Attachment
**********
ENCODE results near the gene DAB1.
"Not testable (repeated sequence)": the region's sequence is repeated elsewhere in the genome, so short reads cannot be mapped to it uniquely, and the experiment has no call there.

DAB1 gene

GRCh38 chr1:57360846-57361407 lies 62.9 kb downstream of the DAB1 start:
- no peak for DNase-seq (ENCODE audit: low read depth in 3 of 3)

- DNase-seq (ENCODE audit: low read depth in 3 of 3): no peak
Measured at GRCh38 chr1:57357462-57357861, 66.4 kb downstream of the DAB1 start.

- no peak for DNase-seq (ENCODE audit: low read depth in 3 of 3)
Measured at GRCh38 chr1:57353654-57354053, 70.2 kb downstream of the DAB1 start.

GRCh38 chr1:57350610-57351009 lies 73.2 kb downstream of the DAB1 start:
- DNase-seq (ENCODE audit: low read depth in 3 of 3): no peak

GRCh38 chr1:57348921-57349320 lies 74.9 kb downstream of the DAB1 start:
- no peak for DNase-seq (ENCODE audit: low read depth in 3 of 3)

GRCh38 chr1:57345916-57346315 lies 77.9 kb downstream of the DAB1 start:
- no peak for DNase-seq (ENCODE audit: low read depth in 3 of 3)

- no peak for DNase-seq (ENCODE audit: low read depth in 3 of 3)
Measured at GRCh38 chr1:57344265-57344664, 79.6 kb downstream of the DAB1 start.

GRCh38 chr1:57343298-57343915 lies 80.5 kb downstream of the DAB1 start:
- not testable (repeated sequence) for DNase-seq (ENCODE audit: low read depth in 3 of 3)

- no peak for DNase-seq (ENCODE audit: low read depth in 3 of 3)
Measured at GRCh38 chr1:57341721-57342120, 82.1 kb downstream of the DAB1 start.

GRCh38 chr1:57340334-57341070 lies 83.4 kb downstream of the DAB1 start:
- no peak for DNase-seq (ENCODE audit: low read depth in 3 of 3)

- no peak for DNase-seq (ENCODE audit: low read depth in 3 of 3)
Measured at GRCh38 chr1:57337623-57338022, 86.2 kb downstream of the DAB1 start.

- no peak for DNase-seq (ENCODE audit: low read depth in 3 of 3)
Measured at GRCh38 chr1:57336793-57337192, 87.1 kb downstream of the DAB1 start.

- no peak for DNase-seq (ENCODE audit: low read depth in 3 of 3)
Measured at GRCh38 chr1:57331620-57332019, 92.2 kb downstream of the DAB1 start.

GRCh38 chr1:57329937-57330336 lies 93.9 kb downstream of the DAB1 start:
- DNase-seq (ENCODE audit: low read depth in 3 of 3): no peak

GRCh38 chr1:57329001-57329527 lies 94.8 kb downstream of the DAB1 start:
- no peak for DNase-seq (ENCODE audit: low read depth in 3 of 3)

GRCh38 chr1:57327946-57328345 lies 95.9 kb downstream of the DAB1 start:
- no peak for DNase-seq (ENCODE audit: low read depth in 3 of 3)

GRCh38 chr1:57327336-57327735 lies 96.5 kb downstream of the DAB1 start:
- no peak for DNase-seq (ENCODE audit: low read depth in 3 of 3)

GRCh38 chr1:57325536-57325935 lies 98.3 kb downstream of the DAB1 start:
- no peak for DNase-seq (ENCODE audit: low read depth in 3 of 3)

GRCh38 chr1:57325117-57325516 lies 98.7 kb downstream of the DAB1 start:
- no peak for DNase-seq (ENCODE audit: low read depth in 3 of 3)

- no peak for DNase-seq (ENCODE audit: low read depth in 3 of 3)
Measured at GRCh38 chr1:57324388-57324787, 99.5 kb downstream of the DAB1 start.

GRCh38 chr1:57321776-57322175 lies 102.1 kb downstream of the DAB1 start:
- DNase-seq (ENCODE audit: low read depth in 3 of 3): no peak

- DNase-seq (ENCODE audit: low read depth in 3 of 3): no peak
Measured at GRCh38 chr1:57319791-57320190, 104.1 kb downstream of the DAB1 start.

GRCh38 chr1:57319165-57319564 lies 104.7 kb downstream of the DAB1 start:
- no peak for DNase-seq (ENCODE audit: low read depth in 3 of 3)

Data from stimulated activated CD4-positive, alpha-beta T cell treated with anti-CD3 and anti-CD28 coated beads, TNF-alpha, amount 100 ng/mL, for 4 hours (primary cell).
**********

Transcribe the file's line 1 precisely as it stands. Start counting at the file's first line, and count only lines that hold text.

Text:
ENCODE results near the gene DAB1.